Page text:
Ketogenic Diet—Used primarily in children, this medically supervised high fat, low carbohydrate, low protein diet has been shown to benefit many of the children who can maintain it.
Epilepsy Related Information
Resources, Information, and materials for People with epilepsy
Here are some resources and other materials for people with epilepsy and their caregivers.
As with all information on this site, all articles are © their respective authors. DO NOT copy, in part or full, any part of these articles without first contacting us.
Generic vs Brand name drugs – NEWS!
After a recent survey by the Epilepsy Foundation, they have released a statement saying that although they support reducing medication costs by the use of generic medications where advisable, in some cases the medications may not have the same formulation, strength, or efficacy across different generic brands and between brand name and generic formulations of the same medications. Therefore, the possible risks and benefits must be weighed carefully, and the patient and doctor must be informed, and the patient monitored carefully to ensure that no harmful effects are evidenced by such a change.
Members of our Professional Advisory Board, who are also epilepsy specialists have contributed informative articles on diverse subjects for us. Please click on the link below to read these fascinating articles.
The Stimulating Future of Epilepsy Treatment.
By Lawrence J. Hirsch, MD.
This article seeks to explore some of the current research and possible novel treatments for people with seizures that do not respond to the usual medications – read more.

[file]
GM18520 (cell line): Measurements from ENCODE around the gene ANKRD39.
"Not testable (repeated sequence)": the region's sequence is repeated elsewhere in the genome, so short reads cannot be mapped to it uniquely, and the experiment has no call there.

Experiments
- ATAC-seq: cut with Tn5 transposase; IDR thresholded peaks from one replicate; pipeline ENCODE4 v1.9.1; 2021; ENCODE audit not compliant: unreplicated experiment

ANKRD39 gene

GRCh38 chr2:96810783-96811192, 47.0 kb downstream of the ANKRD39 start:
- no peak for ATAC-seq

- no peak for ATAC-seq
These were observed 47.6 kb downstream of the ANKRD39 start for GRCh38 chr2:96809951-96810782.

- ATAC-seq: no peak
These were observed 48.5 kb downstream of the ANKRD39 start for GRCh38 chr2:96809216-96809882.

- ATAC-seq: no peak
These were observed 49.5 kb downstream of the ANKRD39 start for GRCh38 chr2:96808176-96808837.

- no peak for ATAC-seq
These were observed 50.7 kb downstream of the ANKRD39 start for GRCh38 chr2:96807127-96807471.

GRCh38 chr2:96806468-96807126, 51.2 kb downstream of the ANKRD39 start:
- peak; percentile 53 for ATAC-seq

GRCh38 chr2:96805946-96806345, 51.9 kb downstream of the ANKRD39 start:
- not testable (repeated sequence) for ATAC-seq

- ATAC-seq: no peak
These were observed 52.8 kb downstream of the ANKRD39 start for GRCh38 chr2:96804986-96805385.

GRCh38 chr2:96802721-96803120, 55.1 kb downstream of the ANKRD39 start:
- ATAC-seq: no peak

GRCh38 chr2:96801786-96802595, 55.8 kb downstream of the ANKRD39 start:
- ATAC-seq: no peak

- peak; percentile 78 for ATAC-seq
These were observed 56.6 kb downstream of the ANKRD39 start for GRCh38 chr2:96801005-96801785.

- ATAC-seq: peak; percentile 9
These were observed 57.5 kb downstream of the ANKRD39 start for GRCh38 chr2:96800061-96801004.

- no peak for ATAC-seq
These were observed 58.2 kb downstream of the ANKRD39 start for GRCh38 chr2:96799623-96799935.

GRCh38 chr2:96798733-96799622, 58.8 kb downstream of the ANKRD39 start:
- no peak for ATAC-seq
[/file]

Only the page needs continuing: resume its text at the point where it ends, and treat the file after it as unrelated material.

Sudden Unexpected Death In Epilepsy (SUDEP).
By W. Allen Hauser, MD.
This article explains a rare, but much feared, condition that can sometimes strike people with epilepsy – read more.
First Aid For Seizures
Basic first aid measures for all seizures are:
DO keep calm.
DO protect the person from injury.
DO remain in attendance. Stay nearby until the person is fully alert.
DO NOT restrain movement. You cannot stop the seizure.
DO NOT force anything into the mouth.
DO NOT offer any food or drink until the person is fully awake.
Additional measures for the most common seizure types are:
Generalized Tonic-Clonic Seizure
- Check the time, call 911 if the seizure lasts more than 5 minutes.
- Help the person lie down and put something soft under the head.
- Remove glasses and loosen tight clothing.
- Clear the area of hard or sharp objects.
- Gently turn the person to one side to allow saliva to drain from the mouth.
- If the person is known to have epilepsy or is wearing or carrying epilepsy medical identification, it is unlikely that further medical assistance would be needed. However, a convulsive seizure is usually not a medical emergency unless it lasts longer than five minutes, or a second seizure occurs soon after the first, or the person is pregnant, injured, diabetic, or not breathing easily. In these situations, call for medical help so that the person can be taken to an emergency medical facility.
COMPLEX PARTIAL SEIZURE
- Do not try to stop or restrain the person unless absolutely necessary for his or her safety.
- Be watchful with stairways, street traffic, hot stoves, knives, and bathtubs.
- Remove harmful objects from the person’s path and gently guide them away from danger.
Seizures are very subtle, may last no more than 5-15 seconds, and may occur hundreds of times per day. Give personal explanations as to what the person may have missed.
Reprinted with permission from MINCEP®Epilepsy Care, Minneapolis, Minnesota